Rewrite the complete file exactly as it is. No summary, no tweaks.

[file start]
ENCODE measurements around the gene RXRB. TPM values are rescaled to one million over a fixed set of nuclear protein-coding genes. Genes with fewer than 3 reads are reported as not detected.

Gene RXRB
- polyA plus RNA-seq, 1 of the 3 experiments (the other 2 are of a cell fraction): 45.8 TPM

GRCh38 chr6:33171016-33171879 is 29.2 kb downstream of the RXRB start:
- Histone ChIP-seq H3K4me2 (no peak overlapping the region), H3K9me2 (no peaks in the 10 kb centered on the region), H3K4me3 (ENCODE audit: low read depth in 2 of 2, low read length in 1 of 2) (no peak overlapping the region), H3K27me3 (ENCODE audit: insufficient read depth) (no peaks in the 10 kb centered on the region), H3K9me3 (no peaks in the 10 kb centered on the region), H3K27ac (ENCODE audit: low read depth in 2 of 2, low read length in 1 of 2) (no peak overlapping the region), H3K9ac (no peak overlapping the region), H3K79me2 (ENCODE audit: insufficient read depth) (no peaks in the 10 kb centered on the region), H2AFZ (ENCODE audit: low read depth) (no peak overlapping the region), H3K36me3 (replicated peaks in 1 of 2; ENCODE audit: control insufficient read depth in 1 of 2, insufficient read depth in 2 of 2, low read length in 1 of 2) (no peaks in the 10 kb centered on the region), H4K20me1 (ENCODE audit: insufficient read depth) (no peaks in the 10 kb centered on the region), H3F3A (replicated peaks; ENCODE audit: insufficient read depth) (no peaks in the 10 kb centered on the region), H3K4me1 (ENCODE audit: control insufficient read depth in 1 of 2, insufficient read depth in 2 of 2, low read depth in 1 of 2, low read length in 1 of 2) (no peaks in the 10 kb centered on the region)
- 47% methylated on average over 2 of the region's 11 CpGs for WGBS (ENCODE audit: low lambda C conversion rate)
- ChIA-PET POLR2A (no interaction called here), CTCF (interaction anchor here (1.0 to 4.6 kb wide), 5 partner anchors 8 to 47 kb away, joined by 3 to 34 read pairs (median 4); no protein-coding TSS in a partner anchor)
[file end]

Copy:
ENCODE measurements around the gene RXRB. TPM values are rescaled to one million over a fixed set of nuclear protein-coding genes. Genes with fewer than 3 reads are reported as not detected.

Gene RXRB
- polyA plus RNA-seq, 1 of the 3 experiments (the other 2 are of a cell fraction): 45.8 TPM

GRCh38 chr6:33171016-33171879 is 29.2 kb downstream of the RXRB start:
- Histone ChIP-seq H3K4me2 (no peak overlapping the region), H3K9me2 (no peaks in the 10 kb centered on the region), H3K4me3 (ENCODE audit: low read depth in 2 of 2, low read length in 1 of 2) (no peak overlapping the region), H3K27me3 (ENCODE audit: insufficient read depth) (no peaks in the 10 kb centered on the region), H3K9me3 (no peaks in the 10 kb centered on the region), H3K27ac (ENCODE audit: low read depth in 2 of 2, low read length in 1 of 2) (no peak overlapping the region), H3K9ac (no peak overlapping the region), H3K79me2 (ENCODE audit: insufficient read depth) (no peaks in the 10 kb centered on the region), H2AFZ (ENCODE audit: low read depth) (no peak overlapping the region), H3K36me3 (replicated peaks in 1 of 2; ENCODE audit: control insufficient read depth in 1 of 2, insufficient read depth in 2 of 2, low read length in 1 of 2) (no peaks in the 10 kb centered on the region), H4K20me1 (ENCODE audit: insufficient read depth) (no peaks in the 10 kb centered on the region), H3F3A (replicated peaks; ENCODE audit: insufficient read depth) (no peaks in the 10 kb centered on the region), H3K4me1 (ENCODE audit: control insufficient read depth in 1 of 2, insufficient read depth in 2 of 2, low read depth in 1 of 2, low read length in 1 of 2) (no peaks in the 10 kb centered on the region)
- 47% methylated on average over 2 of the region's 11 CpGs for WGBS (ENCODE audit: low lambda C conversion rate)
- ChIA-PET POLR2A (no interaction called here), CTCF (interaction anchor here (1.0 to 4.6 kb wide), 5 partner anchors 8 to 47 kb away, joined by 3 to 34 read pairs (median 4); no protein-coding TSS in a partner anchor)